The impact of sarcopenia on ICIs can be explained in several ways. Chronic inflammation in cancer, a major contributor to the sarcopenia cascade [25], causes immune dysfunction, such as T cell exhaustion, which is characterized by a loss of effector function, prolonged and high expression of multiple inhibitory receptors, and specific transcriptional pathways [26]. It is mediated by changes in the functions of cytokines and results in a reduced response of ICIs. In addition, skeletal muscle tissue synthesizes cytokines and other proteins. They are collectively called myokines. Myokines, such as IL-6, IL-15, TNF-α, and TGF-β, exert autocrine, endocrine, and paracrine effects on many tissues. With altered activities of these myokines in the setting of sarcopenia, the immune system leans towards exhibiting pro-inflammatory effects and muscle catabolism, as well as inducing immune senescence [27][28]. Additionally, the role of gut microbiome in developing sarcopenia and modulating ICIs’ responses was recently introduced. The gut microbiome is extensively involved in the immune system by anatomic features and the need to modulate the numerous variant species in the gastrointestinal tract. In patients with altered gut microbiome, the gut dysbiosis may result in promoting a pro-inflammatory pathway related to sarcopenia. However, the pathophysiology of the role of gut microbiome to regulate the response to ICIs was not fully investigated yet [29][30].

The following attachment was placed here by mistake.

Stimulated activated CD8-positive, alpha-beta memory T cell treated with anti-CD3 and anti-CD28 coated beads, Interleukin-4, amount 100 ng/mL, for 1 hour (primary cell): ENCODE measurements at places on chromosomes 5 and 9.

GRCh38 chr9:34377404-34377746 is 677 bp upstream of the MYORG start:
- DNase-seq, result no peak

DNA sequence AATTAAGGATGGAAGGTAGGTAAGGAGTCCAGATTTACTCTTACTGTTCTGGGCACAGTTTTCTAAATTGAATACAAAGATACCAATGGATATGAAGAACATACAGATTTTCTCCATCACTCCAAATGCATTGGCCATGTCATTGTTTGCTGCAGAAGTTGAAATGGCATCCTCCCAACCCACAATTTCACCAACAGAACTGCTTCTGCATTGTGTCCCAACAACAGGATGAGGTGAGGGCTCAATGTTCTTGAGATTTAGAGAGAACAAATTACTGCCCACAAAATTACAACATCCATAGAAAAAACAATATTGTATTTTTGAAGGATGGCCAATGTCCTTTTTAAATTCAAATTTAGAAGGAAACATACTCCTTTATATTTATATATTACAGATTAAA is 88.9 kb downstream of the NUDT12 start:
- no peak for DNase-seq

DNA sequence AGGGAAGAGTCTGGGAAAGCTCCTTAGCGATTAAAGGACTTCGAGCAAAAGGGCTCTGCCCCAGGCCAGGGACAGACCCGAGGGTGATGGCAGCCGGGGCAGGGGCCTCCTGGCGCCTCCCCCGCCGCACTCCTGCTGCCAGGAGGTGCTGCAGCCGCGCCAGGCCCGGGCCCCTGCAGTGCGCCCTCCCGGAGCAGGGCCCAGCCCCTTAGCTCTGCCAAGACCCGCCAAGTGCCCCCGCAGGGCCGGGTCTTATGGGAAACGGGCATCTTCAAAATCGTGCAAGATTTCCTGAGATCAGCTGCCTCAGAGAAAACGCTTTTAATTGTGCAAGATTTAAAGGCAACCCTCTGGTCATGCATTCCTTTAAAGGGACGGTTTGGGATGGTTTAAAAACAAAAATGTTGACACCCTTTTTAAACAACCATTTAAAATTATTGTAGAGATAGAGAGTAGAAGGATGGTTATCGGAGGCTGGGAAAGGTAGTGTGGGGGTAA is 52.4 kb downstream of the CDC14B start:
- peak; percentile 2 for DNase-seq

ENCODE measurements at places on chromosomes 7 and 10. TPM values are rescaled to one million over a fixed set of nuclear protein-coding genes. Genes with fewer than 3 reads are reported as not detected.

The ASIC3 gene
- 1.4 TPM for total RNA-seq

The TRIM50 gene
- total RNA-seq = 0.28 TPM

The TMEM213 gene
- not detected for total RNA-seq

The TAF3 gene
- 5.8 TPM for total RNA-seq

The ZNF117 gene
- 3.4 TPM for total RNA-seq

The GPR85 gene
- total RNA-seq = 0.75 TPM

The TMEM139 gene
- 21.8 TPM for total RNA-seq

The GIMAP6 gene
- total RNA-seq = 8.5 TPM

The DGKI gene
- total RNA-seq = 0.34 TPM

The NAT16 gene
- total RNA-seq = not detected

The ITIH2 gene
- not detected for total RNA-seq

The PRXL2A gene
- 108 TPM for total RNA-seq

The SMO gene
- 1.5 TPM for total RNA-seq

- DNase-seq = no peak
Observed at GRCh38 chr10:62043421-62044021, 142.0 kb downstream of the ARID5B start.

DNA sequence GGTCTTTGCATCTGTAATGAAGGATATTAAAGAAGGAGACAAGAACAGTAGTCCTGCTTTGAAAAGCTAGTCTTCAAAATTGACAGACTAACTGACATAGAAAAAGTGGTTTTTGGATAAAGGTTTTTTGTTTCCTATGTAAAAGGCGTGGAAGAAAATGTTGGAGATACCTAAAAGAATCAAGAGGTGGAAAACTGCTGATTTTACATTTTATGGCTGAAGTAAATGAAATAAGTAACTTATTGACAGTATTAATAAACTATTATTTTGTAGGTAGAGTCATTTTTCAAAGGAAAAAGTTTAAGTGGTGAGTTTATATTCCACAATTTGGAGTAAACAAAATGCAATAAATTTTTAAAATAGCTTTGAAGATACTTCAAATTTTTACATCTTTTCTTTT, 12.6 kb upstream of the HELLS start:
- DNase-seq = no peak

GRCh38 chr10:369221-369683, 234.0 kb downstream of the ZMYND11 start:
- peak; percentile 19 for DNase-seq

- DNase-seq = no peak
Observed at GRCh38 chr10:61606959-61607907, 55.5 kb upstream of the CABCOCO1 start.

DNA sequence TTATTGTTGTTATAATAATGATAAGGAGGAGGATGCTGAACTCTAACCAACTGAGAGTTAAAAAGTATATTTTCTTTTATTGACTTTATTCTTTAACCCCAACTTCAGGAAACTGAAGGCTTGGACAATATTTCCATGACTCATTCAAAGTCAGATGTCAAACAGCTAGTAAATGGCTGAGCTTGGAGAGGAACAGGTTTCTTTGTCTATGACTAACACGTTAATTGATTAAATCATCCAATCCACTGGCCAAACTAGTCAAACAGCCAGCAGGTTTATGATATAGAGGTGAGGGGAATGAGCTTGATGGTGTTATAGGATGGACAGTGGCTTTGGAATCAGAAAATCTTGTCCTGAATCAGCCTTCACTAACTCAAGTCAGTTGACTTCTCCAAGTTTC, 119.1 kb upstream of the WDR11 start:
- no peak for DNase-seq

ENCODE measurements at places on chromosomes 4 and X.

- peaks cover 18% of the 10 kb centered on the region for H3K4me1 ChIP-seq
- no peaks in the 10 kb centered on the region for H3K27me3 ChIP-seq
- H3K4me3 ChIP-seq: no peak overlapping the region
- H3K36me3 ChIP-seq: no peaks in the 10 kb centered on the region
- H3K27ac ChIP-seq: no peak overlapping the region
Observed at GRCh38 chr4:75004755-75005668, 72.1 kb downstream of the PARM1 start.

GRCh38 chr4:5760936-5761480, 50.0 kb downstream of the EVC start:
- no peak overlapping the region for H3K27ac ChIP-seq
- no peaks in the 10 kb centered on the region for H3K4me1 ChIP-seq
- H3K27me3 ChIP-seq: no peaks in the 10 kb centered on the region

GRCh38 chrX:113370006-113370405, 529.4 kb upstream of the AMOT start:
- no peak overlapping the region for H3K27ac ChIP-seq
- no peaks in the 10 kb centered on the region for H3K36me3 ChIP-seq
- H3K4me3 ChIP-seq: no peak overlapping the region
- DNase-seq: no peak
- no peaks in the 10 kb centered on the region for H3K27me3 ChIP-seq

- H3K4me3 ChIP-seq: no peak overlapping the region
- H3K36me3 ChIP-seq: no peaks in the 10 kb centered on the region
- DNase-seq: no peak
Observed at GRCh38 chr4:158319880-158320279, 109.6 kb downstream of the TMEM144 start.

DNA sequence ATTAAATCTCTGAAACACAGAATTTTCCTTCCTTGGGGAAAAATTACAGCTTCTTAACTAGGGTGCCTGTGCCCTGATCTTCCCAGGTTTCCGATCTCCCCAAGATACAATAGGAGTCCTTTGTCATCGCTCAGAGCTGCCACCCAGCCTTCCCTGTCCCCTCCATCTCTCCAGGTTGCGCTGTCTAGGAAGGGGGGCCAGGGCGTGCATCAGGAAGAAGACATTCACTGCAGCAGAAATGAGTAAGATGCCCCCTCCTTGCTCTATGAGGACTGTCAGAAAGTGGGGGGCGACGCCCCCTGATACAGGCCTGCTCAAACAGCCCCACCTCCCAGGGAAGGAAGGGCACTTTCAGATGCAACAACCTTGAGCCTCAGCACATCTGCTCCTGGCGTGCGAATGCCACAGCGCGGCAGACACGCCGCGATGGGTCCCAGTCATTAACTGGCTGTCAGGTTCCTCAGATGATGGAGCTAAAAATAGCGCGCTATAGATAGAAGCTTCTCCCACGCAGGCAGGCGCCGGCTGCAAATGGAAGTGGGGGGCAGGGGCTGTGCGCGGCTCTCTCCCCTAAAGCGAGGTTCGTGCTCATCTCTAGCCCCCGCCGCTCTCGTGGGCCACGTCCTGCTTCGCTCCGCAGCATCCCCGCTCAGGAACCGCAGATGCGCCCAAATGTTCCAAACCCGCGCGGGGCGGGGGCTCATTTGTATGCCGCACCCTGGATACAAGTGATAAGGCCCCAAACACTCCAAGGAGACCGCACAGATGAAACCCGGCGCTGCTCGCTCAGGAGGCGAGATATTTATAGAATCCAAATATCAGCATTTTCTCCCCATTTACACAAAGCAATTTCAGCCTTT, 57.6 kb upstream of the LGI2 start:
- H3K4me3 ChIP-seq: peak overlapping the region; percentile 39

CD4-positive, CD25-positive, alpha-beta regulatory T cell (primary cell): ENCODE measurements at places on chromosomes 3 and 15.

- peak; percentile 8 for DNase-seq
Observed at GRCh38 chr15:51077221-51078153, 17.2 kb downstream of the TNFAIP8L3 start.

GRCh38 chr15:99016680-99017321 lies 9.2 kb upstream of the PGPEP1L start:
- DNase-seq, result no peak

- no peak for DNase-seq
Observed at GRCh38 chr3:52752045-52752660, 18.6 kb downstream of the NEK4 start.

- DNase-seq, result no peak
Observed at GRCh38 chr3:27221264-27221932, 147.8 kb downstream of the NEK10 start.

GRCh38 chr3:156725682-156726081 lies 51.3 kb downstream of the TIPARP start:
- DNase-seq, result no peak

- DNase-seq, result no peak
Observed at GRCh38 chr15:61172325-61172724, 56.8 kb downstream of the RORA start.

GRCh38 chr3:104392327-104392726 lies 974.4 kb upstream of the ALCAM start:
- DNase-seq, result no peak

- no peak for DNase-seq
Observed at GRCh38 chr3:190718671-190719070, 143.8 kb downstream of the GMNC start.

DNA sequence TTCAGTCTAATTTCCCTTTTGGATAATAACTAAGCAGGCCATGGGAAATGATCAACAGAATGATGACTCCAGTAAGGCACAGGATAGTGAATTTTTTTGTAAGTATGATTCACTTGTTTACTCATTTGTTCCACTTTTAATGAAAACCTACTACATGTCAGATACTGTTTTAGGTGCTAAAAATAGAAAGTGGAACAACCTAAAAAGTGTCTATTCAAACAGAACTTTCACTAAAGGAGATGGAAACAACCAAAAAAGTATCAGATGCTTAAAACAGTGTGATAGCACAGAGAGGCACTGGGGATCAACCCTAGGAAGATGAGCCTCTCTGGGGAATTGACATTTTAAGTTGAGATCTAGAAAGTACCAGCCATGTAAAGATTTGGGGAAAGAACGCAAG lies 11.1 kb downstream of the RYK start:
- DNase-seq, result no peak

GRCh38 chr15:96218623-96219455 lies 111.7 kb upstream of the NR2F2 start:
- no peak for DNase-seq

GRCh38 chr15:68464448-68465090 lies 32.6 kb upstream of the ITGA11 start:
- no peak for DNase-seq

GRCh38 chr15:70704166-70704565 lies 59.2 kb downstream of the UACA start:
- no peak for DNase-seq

Whether sarcopenia could be used as a predictive marker for immune-related adverse events (irAEs) remains unclear. A recent meta-analysis by Wang et al. reported that sarcopenia was not associated with an increased rate of irAEs (relative risk = 0.99, 95% CI = 0.21–4.67) in patients with NSCLC [7]. Another systematic review reported that sarcopenia was correlated with adverse events; however, no association with increased irAEs was noted [31]. Therefore, it is unclear whether poor oncologic outcomes for sarcopenic patients are directly derived from ICI-induced toxicities or reduced adherence to ICI treatments. Further research needs to be done to reveal the fundamental mechanism of this correlation.

This entry is adapted from the peer-reviewed paper 10.3390/jcm10225329